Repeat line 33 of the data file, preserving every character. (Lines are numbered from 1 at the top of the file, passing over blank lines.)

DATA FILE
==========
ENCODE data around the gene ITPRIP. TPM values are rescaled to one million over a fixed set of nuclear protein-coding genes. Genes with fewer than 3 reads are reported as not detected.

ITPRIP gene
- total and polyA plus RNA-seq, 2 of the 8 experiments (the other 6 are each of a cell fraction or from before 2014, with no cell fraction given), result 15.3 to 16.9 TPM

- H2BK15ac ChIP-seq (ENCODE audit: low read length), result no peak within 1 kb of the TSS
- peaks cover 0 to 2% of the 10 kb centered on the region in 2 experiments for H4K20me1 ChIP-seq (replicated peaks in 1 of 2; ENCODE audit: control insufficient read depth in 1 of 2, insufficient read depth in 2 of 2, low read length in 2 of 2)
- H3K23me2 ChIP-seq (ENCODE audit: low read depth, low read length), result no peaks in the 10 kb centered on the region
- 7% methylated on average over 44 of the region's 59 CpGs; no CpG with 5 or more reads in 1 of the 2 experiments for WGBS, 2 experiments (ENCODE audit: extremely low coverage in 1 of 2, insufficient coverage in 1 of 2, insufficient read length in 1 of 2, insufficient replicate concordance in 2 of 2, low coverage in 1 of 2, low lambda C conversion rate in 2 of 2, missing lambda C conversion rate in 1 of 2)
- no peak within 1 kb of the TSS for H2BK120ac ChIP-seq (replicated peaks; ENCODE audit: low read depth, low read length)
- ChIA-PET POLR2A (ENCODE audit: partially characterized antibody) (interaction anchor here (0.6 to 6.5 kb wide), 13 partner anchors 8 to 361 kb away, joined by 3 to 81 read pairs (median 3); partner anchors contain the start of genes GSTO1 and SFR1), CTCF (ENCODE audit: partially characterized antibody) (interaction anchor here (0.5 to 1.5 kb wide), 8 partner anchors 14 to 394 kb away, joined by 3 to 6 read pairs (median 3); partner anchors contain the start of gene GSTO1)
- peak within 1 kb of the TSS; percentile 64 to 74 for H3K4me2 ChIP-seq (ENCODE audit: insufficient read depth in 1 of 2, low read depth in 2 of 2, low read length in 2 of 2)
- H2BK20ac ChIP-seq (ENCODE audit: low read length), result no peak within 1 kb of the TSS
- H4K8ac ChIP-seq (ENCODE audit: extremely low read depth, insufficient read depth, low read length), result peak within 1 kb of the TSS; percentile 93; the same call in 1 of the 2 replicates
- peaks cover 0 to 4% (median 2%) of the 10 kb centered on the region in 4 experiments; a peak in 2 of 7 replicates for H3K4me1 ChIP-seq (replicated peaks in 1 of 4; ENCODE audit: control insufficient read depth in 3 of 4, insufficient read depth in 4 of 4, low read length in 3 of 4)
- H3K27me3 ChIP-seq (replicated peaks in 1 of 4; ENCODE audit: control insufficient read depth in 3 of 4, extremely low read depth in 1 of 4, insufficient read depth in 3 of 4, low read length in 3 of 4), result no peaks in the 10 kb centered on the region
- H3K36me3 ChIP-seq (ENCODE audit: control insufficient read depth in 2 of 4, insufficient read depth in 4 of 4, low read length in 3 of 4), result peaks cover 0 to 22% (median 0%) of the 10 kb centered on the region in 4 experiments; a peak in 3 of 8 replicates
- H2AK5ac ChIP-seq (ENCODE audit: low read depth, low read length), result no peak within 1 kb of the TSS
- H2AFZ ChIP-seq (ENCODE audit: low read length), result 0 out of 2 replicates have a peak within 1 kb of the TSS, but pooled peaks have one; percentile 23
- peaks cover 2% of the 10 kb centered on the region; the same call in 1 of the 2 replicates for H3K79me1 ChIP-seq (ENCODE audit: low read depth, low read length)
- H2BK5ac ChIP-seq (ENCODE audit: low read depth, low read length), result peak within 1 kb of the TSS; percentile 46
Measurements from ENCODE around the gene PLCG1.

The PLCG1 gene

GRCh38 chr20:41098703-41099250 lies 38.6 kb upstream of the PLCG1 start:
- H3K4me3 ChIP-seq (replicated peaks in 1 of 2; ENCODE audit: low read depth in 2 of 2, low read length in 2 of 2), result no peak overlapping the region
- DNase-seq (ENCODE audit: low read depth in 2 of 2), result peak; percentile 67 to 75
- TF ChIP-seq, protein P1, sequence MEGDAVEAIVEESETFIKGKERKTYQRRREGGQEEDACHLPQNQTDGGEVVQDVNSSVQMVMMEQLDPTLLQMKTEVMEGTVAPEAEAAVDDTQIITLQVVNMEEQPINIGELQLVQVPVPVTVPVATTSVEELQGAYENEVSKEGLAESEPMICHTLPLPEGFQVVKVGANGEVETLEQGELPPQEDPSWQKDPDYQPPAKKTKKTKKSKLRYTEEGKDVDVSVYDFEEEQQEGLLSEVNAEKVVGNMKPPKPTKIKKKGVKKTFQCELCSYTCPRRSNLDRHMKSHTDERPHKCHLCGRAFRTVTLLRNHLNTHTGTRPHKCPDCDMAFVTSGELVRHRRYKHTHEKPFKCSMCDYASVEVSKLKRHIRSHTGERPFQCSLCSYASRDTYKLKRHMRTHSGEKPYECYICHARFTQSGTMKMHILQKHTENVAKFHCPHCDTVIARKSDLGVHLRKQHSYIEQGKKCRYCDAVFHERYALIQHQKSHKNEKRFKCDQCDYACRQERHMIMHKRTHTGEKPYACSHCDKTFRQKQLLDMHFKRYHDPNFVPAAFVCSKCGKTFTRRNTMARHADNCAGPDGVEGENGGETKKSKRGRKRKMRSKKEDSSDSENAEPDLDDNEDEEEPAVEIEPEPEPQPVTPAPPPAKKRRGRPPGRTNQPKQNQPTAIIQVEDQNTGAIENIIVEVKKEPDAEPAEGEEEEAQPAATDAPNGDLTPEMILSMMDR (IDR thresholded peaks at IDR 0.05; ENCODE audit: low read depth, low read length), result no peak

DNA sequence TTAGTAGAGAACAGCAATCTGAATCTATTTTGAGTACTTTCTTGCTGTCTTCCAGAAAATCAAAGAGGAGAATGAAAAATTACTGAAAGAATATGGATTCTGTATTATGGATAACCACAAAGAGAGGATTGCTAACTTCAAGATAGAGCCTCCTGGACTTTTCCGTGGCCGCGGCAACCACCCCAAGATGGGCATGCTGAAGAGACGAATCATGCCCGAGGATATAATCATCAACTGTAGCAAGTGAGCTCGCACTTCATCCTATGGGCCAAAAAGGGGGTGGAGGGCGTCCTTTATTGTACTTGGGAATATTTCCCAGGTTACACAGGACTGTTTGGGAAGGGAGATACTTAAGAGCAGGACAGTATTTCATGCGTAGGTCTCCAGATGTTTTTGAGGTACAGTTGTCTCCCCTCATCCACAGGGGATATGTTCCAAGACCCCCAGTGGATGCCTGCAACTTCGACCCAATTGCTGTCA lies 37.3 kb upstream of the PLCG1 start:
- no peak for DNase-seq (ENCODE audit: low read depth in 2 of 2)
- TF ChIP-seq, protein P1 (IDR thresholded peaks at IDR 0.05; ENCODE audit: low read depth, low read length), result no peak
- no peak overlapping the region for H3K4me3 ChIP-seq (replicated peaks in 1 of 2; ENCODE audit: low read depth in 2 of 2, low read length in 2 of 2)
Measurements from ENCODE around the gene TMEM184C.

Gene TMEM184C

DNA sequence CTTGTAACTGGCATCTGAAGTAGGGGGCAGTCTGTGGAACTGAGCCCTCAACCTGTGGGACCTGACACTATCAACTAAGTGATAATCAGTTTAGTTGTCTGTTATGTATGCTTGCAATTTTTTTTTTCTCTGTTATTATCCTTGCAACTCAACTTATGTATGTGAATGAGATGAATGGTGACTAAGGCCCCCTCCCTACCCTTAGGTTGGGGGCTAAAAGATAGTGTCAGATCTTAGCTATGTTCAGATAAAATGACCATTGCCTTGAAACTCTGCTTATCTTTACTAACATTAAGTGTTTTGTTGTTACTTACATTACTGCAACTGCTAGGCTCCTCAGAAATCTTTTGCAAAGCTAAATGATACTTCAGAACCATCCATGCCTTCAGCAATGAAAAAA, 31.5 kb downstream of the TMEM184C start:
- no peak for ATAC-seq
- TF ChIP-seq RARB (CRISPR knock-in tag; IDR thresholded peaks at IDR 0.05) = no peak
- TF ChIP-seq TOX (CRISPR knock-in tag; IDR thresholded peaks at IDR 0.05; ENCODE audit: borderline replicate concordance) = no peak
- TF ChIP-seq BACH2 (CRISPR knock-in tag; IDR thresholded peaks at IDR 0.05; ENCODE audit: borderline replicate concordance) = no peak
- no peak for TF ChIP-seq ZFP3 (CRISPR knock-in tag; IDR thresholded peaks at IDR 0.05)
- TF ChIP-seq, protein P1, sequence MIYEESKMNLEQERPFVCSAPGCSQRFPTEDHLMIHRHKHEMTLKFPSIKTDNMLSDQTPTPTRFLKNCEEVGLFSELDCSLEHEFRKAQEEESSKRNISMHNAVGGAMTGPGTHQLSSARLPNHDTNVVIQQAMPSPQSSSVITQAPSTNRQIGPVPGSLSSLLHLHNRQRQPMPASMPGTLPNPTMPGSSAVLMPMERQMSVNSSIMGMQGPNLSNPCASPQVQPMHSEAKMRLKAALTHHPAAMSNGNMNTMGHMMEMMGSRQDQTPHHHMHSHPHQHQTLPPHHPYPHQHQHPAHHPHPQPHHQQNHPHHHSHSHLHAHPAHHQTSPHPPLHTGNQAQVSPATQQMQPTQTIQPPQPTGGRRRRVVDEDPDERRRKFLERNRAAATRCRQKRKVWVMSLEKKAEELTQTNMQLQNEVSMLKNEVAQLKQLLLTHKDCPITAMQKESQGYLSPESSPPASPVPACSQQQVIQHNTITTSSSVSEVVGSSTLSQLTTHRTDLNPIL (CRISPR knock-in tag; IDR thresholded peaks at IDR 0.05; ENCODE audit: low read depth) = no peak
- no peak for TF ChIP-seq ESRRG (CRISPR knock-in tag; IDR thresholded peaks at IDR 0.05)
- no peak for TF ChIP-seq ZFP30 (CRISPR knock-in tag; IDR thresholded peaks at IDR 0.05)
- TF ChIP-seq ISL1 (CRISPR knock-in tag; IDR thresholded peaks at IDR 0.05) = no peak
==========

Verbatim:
- no peak for ATAC-seq